She took a swig of the whisky, smoked the cigarette to the butt and lit another from it. She held up her hand to watch the smoke curl up into the red light and wondered at how she shook. Jeez, she thought, it’s been a night. Now that she didn’t have to keep up a front, she allowed herself to sag a little. There was a murderer on the Hindenburg—that was clear. And whoever he was—has to be a he, she thought, given the type of murder the colonel had indicated—he hadn’t struck randomly. Ferency was connected with her, with Munroe, with all that happened in Berlin. Which either made the killer an ally—or her one of his next victims.

  She had drained the Scotch and was considering another, when she heard, very faintly, through two doors, a sound. For a moment, the
lights went on. Someone had thrown the switch. Whoever it was changed their mind, because the light went off again, the sudden change making the room seem darker than it was before. At the same time, she heard the airlock door on the bar side open.

  She looked around. There was no place to hide. No point either. Whoever was coming in knew she was there. Munroe? She’d been trapped with him in that cellar in Madrid and he’d tried to attack her. There, she’d had her derringer to fend him off. Here, she had nothing except for the heavy, cut-glass whisky tumbler. Not much, but she hefted it anyway, and stood.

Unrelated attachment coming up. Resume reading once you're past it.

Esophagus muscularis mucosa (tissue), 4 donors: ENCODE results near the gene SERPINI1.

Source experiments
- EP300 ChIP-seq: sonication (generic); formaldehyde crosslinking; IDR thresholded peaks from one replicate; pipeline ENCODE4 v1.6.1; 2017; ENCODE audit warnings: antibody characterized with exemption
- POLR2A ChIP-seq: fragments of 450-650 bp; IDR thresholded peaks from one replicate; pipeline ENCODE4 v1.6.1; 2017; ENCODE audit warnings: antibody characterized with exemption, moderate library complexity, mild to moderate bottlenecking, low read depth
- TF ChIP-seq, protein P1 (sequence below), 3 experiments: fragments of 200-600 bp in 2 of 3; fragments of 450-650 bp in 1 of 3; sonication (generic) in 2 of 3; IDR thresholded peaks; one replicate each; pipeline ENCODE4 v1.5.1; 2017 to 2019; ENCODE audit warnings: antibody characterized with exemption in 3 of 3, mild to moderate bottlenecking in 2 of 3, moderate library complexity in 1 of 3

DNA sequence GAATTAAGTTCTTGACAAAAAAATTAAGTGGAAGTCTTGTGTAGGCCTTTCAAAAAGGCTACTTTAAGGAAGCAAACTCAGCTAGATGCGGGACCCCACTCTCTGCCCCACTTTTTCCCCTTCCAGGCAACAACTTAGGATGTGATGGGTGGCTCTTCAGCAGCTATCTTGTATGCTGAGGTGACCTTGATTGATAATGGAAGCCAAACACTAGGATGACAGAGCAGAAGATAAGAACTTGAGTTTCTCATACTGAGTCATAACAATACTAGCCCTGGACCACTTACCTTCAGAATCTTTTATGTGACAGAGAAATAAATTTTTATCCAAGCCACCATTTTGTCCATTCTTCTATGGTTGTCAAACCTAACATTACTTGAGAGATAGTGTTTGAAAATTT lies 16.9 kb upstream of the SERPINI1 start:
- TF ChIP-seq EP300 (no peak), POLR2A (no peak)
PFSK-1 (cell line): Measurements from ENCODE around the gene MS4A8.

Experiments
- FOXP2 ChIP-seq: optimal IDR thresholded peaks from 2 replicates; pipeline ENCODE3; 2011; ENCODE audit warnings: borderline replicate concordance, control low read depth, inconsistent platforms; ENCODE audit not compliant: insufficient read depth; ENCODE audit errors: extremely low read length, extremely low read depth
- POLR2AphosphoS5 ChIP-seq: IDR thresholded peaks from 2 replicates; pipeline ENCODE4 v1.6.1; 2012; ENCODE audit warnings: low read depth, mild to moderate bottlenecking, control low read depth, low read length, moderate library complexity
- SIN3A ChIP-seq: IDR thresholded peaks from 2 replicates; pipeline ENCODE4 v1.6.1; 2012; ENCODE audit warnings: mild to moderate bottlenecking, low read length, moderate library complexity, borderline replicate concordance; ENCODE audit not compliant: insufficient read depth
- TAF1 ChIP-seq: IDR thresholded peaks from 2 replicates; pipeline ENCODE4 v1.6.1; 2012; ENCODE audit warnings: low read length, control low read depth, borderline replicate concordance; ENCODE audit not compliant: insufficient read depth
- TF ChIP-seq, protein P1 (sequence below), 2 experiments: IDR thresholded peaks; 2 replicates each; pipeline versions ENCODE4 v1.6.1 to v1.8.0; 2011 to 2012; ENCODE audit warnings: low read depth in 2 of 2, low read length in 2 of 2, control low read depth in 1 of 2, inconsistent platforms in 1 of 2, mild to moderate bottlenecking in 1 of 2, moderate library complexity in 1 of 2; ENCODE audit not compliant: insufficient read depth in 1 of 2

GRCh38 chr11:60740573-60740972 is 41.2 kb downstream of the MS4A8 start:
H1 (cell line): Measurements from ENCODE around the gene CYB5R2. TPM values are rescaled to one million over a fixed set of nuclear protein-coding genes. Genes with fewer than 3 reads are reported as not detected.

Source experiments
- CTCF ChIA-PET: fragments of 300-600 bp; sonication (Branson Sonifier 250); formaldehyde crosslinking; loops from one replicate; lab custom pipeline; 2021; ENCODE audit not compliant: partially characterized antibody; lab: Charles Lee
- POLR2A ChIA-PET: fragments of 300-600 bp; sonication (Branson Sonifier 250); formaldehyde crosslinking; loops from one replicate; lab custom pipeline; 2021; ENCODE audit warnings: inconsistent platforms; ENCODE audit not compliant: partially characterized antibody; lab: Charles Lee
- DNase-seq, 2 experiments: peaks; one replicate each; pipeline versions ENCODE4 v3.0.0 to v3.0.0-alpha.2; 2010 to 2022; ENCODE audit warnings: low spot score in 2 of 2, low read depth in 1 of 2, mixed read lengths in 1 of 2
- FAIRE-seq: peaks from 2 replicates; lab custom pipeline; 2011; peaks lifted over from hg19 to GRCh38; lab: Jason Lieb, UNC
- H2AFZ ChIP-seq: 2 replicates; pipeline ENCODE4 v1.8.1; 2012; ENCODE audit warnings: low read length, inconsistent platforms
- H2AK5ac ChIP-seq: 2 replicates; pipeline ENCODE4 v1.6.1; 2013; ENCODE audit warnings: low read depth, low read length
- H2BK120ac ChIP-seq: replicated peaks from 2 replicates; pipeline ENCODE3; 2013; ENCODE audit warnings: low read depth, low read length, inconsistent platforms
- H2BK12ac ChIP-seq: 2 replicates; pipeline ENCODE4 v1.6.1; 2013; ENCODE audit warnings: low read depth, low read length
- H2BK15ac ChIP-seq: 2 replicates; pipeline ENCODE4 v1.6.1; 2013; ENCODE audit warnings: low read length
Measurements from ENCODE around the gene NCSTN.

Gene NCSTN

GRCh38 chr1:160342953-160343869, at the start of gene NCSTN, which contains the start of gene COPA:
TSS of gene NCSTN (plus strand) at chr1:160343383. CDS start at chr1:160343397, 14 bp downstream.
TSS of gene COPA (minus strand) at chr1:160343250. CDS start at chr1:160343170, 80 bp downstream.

The door opened. She took three steps back, pressed herself against the wall. She thought of shouting but found she couldn’t get her mouth to work.

  A man came through the door. Tall, but not wide enough for Munroe. His jacket was white, a steward’s, but he was the wrong shape for Kubis. A stranger then—yet there was something about him that seemed familiar, even in dim red light.

  She found her voice. “I’m warning you. I got a really loud scream.”

  The man paused, then turned to close the door behind him. “I know,” he said, turning back. “It got us thrown out of that hotel in Tripoli.”

  She gasped as the tumbler slipped from her hand.




  He took a step farther in. “Hello, Roxy,” he said.

  His voice broke the spell. She was moving, then she was in his arms. “How…How?”

  “Shh,” he replied, and kissed her.

  It was strange. It was like kissing a wraith. He didn’t feel real. Even as she wanted to dissolve into it, as she always had with him, to lose herself, her mind stayed separate. Questions overwhelmed her. Too much had happened, to both of them.

  The embrace didn’t feel the same and neither did he. The body she squeezed? Her Jocco was huge—big hands, barrel chest, shoulders that went forever. But the man she held now was thin, wire taut, not brick built. Also, and this was the strangest thing, he didn’t smell like he had. There had been a scent to him, a good one, a musk all his own, a touch of aviation fuel and tobacco. Now he smelled of cooking oil, overlain with cheap cologne.